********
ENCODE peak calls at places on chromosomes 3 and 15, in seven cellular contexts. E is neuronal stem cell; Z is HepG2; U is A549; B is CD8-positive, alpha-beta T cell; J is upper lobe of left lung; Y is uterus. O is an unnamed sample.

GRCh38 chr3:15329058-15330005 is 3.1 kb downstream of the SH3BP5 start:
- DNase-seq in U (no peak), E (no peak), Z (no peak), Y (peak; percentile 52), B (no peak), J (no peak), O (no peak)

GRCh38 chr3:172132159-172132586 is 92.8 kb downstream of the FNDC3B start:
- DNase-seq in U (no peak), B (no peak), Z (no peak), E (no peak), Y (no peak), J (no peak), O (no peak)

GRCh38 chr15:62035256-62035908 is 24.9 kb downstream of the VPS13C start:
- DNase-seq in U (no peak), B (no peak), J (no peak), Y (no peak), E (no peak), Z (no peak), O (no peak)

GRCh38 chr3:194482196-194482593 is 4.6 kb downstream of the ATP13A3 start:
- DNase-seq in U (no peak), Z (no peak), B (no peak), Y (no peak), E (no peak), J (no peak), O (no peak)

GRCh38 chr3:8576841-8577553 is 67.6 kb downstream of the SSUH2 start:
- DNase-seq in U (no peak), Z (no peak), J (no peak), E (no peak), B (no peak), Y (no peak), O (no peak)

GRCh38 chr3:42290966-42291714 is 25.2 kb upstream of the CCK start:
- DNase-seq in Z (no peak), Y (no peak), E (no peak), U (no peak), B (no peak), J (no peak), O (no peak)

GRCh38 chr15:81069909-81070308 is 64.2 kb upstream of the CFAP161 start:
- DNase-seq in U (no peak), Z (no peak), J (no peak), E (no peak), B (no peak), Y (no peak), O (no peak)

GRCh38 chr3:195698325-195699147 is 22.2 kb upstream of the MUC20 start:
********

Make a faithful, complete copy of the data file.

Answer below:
ENCODE peak calls at places on chromosomes 3 and 15, in seven cellular contexts. E is neuronal stem cell; Z is HepG2; U is A549; B is CD8-positive, alpha-beta T cell; J is upper lobe of left lung; Y is uterus. O is an unnamed sample.

GRCh38 chr3:15329058-15330005 is 3.1 kb downstream of the SH3BP5 start:
- DNase-seq in U (no peak), E (no peak), Z (no peak), Y (peak; percentile 52), B (no peak), J (no peak), O (no peak)

GRCh38 chr3:172132159-172132586 is 92.8 kb downstream of the FNDC3B start:
- DNase-seq in U (no peak), B (no peak), Z (no peak), E (no peak), Y (no peak), J (no peak), O (no peak)

GRCh38 chr15:62035256-62035908 is 24.9 kb downstream of the VPS13C start:
- DNase-seq in U (no peak), B (no peak), J (no peak), Y (no peak), E (no peak), Z (no peak), O (no peak)

GRCh38 chr3:194482196-194482593 is 4.6 kb downstream of the ATP13A3 start:
- DNase-seq in U (no peak), Z (no peak), B (no peak), Y (no peak), E (no peak), J (no peak), O (no peak)

GRCh38 chr3:8576841-8577553 is 67.6 kb downstream of the SSUH2 start:
- DNase-seq in U (no peak), Z (no peak), J (no peak), E (no peak), B (no peak), Y (no peak), O (no peak)

GRCh38 chr3:42290966-42291714 is 25.2 kb upstream of the CCK start:
- DNase-seq in Z (no peak), Y (no peak), E (no peak), U (no peak), B (no peak), J (no peak), O (no peak)

GRCh38 chr15:81069909-81070308 is 64.2 kb upstream of the CFAP161 start:
- DNase-seq in U (no peak), Z (no peak), J (no peak), E (no peak), B (no peak), Y (no peak), O (no peak)

GRCh38 chr3:195698325-195699147 is 22.2 kb upstream of the MUC20 start: